For those who wish to apply a Basic Regular Expression to all file and directory names using nothing but Bash, GNU find, GNU sed, and GNU tr, consider using this snippet:
bash -c '
export LANG LC_ALL
find ./ -depth -name '"'"'.*.wma'"'"' -print0 | while read -d "" FILE ; do
echo -n "$OLD" \
| tr '\n' '\0' \
| sed -e '"'"'s/^\.\+//'"'"' \
| tr '\0' '\n' \
read -d "" NEW
if [ "$NEW" != "$OLD" -a -n "$NEW" -a -n "$OLD" ]; then
env LANG="$OLD_LANG" LC_ALL="$OLD_LC_ALL" \
mv -vi "$DIR/$OLD" "$DIR/$NEW" || exit $?
The first red part specifies the directories where the search is to be started in. They must all end with a slash.
The second red pattern is the glob pattern defining the file names to be modified.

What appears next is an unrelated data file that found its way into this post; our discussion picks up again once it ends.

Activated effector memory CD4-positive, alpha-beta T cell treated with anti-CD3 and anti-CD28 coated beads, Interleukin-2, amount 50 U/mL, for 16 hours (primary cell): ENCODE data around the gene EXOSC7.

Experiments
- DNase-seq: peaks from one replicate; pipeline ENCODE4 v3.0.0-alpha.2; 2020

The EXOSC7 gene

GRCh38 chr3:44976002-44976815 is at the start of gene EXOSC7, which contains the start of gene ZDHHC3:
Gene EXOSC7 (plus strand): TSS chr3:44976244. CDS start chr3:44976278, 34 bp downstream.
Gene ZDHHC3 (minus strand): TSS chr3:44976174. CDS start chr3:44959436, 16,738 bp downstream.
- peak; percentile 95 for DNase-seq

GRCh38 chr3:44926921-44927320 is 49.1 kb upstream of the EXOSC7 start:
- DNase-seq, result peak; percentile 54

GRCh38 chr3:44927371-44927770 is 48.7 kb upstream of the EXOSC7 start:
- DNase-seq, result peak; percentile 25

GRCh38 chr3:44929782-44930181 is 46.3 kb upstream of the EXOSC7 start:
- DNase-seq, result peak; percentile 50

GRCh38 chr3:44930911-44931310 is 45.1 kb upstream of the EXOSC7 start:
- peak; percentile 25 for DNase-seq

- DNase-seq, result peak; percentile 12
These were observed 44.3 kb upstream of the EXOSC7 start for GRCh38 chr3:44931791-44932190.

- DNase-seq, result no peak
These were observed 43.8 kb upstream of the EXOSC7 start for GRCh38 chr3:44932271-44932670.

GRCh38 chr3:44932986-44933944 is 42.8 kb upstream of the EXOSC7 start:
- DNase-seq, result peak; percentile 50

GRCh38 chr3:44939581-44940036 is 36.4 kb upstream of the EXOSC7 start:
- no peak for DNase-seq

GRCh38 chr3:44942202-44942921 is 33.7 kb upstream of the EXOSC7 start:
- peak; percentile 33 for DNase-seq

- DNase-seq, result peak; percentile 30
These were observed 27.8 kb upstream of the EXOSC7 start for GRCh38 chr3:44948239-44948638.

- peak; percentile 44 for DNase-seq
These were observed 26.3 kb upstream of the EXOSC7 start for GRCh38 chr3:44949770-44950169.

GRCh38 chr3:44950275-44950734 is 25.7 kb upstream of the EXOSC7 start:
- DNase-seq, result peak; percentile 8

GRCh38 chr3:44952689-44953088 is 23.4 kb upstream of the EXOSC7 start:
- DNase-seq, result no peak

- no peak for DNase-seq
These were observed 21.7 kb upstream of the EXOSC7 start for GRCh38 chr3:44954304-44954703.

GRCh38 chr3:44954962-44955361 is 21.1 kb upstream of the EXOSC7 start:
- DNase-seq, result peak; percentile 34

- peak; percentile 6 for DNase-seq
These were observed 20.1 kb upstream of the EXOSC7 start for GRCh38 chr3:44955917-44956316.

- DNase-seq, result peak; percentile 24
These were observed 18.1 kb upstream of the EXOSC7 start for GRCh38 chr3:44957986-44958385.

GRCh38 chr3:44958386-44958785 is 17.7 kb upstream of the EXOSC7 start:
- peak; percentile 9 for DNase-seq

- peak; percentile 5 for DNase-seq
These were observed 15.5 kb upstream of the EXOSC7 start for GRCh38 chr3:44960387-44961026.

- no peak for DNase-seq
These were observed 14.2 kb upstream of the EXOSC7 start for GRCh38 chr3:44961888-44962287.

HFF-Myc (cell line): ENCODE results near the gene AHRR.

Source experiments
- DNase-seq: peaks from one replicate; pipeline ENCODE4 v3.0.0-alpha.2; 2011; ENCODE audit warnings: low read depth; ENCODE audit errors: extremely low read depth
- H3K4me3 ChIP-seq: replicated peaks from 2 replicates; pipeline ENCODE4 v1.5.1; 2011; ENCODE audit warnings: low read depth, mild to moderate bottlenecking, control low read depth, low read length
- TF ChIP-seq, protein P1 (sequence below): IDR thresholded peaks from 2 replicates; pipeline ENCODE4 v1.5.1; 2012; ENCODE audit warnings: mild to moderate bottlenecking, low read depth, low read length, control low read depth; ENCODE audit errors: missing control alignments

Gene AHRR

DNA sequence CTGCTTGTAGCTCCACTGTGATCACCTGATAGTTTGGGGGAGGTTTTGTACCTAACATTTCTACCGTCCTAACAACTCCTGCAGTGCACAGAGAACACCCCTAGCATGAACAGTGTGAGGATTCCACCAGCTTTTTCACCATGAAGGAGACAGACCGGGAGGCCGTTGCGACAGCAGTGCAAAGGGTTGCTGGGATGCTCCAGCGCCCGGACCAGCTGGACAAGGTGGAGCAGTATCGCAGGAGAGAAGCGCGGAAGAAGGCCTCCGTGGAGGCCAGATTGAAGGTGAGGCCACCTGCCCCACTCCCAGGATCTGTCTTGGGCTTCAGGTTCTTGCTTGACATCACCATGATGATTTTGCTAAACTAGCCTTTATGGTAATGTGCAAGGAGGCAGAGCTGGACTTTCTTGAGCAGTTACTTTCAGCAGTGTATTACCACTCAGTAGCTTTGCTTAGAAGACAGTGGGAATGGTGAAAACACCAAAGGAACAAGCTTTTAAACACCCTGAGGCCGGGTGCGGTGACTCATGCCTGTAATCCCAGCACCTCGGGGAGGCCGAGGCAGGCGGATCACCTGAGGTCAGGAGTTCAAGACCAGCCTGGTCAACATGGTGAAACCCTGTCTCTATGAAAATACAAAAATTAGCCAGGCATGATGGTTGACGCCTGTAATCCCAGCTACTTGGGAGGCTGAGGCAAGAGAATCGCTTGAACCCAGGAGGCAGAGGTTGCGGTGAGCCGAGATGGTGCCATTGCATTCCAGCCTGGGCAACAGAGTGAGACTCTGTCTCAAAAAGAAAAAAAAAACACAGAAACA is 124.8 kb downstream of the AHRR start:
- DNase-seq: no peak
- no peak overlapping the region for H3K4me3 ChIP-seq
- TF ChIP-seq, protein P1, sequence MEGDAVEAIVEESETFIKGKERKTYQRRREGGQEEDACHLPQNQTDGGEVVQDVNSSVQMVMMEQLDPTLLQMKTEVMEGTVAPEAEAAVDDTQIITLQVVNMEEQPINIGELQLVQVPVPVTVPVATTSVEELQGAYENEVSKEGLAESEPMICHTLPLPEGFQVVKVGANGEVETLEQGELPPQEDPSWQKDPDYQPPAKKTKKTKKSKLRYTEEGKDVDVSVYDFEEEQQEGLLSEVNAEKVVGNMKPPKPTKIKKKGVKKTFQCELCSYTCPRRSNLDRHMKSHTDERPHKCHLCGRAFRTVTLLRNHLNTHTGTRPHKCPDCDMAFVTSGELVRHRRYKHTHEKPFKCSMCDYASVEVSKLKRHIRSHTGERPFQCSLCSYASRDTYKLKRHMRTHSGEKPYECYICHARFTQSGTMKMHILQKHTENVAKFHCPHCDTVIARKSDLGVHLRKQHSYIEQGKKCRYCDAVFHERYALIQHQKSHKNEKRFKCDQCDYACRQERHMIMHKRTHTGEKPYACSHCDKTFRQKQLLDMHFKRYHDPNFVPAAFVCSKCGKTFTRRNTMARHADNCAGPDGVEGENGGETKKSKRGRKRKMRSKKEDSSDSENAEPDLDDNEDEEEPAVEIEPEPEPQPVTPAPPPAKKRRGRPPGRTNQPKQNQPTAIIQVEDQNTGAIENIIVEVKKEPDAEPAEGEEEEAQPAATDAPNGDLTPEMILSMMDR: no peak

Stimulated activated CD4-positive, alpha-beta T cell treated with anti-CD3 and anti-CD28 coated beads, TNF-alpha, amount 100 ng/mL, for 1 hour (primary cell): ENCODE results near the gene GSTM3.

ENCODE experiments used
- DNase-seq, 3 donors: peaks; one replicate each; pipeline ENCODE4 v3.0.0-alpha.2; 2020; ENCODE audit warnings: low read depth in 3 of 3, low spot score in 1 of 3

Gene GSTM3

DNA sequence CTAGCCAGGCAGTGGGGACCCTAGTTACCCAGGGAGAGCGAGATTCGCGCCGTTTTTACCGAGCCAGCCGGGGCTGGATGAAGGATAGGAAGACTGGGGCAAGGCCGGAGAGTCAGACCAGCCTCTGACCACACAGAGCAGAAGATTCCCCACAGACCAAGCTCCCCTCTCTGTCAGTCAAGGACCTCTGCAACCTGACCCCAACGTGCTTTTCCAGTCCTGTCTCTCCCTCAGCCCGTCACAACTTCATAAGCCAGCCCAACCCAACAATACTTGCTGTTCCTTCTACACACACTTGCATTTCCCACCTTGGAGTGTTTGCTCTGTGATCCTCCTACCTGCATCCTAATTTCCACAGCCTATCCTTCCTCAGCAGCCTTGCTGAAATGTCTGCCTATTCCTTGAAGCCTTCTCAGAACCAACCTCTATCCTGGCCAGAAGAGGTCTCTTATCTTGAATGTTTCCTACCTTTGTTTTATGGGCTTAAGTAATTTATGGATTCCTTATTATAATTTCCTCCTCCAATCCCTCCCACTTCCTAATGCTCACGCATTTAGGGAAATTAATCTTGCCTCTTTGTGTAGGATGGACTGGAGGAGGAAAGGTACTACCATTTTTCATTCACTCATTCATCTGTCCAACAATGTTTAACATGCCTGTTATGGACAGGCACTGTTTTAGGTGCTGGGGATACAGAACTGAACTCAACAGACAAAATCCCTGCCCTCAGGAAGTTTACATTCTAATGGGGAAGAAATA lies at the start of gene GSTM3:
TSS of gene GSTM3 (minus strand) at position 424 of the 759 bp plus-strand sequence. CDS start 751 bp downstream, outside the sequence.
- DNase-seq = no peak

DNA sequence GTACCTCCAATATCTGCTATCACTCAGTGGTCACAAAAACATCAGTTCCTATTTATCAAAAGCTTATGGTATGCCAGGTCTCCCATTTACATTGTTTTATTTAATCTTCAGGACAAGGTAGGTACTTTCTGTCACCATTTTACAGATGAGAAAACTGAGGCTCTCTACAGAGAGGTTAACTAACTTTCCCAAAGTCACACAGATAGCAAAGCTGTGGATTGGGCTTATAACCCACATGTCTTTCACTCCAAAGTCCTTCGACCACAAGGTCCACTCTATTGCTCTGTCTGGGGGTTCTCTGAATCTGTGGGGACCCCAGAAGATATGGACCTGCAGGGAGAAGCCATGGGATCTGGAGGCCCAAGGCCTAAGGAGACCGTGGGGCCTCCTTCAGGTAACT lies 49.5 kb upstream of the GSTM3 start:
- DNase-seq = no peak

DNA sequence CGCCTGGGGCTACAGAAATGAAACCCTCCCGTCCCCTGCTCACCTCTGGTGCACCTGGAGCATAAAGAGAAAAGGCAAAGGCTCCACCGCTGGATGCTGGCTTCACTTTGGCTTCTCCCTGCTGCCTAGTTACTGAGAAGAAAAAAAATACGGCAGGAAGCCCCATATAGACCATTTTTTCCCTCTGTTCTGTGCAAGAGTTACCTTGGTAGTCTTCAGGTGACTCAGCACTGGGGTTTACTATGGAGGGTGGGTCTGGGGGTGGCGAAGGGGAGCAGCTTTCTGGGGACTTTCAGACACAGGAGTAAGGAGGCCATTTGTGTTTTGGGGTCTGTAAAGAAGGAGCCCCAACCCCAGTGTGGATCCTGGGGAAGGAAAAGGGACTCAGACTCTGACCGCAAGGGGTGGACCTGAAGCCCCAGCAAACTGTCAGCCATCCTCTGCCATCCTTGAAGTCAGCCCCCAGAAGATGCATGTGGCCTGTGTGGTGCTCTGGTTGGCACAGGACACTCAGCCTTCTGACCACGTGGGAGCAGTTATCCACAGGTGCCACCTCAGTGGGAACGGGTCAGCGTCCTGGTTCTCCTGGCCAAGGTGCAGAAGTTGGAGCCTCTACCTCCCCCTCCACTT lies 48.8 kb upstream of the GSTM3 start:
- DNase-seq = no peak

The third red pattern is the regular expression or expressions to apply to the file name. Since it is a POSIX BRE (Basic Regular Expression, see Wikipedia
) and not a Perl Regular Expression, parentheses and the plus ("one or more") need to be escaped, and so is a bit different to when using rename
. Since this one operates on the file name, there will never be a slash in the subject.
may look a bit weird, but it just evaluates to one single-quote ('
). This is because the entire body of the command is in single quotes. (The body will only work in Bash, so I made sure it is run with Bash too.)
) and tr
are needed to stop sed
from applying the pattern in the middle of the file name, if it happens to have newlines in it. Newlines are temporarily converted to NULs (\0
), so if your pattern specifies newlines, use \0
instead of \n
The snippet is only lightly tested, but it really should work with any file and directory names possible in Linux.